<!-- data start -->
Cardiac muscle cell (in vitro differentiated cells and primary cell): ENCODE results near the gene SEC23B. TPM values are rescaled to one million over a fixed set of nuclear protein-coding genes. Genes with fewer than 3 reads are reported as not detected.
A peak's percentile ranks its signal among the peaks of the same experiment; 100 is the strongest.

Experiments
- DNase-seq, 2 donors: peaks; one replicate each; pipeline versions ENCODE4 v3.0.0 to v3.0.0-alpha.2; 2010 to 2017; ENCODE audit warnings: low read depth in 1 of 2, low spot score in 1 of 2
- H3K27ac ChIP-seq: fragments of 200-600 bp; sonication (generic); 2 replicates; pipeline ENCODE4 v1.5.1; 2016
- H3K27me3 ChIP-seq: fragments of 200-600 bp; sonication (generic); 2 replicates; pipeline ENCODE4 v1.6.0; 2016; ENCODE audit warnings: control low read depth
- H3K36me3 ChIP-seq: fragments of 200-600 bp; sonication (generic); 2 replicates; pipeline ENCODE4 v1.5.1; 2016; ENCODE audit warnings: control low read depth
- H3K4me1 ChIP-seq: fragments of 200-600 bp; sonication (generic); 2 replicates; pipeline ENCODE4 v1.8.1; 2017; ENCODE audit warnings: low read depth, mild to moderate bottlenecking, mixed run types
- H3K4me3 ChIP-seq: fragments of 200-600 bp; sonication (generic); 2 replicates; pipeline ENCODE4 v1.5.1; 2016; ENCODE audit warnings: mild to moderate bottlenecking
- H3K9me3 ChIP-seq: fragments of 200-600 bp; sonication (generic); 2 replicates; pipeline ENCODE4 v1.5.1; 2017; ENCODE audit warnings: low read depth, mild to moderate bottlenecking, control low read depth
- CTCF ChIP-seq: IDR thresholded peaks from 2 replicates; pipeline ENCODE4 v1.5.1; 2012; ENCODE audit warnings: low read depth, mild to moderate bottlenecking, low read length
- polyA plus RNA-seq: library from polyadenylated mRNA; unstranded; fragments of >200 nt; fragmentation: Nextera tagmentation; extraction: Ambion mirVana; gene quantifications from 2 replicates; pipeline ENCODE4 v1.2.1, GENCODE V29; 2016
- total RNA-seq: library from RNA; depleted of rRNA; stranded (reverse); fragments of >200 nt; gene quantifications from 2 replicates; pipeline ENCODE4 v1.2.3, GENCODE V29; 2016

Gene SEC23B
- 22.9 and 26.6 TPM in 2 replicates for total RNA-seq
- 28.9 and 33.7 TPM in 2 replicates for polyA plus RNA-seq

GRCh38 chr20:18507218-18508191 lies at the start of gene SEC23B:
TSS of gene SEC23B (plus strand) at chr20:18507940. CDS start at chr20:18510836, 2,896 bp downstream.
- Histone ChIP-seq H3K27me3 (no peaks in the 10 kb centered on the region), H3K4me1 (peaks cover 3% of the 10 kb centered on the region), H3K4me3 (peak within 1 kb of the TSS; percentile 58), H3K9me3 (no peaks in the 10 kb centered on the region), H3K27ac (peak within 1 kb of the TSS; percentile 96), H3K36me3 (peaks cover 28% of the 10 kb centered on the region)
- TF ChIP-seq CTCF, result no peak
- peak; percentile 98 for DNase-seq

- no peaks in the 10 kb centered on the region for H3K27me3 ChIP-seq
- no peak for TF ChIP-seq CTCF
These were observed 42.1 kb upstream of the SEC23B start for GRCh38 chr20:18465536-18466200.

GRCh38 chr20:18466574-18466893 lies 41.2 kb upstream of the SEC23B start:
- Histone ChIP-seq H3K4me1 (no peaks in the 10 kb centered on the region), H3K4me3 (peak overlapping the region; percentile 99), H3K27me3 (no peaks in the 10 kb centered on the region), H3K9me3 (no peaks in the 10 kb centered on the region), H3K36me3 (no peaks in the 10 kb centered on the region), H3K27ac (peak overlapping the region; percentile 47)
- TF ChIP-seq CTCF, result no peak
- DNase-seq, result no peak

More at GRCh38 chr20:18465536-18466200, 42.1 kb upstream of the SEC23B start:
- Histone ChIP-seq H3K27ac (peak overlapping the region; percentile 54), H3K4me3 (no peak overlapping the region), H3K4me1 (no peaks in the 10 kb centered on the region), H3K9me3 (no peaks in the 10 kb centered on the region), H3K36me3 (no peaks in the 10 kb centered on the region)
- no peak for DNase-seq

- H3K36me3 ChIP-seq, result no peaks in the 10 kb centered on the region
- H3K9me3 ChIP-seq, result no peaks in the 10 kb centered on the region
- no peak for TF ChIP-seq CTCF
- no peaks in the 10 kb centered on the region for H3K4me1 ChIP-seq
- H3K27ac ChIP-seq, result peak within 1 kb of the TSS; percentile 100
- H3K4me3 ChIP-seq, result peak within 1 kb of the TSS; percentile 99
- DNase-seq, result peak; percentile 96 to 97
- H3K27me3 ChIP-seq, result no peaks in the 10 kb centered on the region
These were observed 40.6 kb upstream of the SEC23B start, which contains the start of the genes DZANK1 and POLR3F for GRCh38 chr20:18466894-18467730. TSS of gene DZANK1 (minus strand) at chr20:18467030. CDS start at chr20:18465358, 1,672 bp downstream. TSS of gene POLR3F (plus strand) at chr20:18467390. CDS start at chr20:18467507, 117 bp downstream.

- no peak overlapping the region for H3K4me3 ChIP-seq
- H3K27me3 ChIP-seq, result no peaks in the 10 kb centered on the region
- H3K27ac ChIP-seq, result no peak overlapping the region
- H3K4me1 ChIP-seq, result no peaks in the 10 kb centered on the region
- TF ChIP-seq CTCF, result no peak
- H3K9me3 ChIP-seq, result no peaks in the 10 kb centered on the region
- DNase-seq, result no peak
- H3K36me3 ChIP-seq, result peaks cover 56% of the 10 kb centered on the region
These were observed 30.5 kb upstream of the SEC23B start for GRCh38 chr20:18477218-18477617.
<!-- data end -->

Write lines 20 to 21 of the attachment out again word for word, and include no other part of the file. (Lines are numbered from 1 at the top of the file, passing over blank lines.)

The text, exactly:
- TF ChIP-seq CTCF, result no peak
- peak; percentile 98 for DNase-seq